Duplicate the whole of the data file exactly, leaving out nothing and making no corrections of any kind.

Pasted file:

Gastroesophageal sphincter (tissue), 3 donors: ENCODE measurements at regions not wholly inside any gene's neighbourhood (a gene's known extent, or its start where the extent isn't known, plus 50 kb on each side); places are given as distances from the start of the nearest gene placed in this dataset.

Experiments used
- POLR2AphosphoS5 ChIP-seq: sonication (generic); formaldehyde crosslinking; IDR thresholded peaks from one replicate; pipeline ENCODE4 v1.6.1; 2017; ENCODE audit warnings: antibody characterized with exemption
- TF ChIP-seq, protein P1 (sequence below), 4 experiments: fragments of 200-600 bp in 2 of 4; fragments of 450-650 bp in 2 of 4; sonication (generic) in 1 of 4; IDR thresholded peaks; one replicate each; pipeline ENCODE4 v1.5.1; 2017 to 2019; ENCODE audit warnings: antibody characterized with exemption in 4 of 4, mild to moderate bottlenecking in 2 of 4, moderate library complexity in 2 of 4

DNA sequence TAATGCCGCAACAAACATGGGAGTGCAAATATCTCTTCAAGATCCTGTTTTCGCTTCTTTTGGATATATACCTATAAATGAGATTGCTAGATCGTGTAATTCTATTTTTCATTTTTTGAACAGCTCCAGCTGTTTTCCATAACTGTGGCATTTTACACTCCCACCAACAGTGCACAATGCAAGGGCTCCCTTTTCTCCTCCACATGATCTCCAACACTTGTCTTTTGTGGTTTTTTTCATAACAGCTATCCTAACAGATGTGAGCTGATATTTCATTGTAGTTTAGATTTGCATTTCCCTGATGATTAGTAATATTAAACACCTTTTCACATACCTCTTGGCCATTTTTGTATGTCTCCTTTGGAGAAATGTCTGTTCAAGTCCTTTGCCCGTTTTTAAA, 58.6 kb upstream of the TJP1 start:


Gastroesophageal sphincter (tissue), 3 donors: ENCODE measurements at regions not wholly inside any gene's neighbourhood (a gene's known extent, or its start where the extent isn't known, plus 50 kb on each side); places are given as distances from the start of the nearest gene placed in this dataset.

Experiments used
- POLR2AphosphoS5 ChIP-seq: sonication (generic); formaldehyde crosslinking; IDR thresholded peaks from one replicate; pipeline ENCODE4 v1.6.1; 2017; ENCODE audit warnings: antibody characterized with exemption
- TF ChIP-seq, protein P1 (sequence below), 4 experiments: fragments of 200-600 bp in 2 of 4; fragments of 450-650 bp in 2 of 4; sonication (generic) in 1 of 4; IDR thresholded peaks; one replicate each; pipeline ENCODE4 v1.5.1; 2017 to 2019; ENCODE audit warnings: antibody characterized with exemption in 4 of 4, mild to moderate bottlenecking in 2 of 4, moderate library complexity in 2 of 4

DNA sequence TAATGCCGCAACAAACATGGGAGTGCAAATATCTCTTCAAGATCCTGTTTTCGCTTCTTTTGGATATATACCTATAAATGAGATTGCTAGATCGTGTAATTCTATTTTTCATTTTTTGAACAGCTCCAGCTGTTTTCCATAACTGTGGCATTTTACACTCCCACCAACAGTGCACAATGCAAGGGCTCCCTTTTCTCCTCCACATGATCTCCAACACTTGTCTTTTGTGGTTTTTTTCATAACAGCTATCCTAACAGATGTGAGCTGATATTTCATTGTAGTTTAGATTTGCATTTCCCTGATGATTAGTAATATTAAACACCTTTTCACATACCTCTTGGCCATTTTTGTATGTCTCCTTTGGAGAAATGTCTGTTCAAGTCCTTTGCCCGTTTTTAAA, 58.6 kb upstream of the TJP1 start: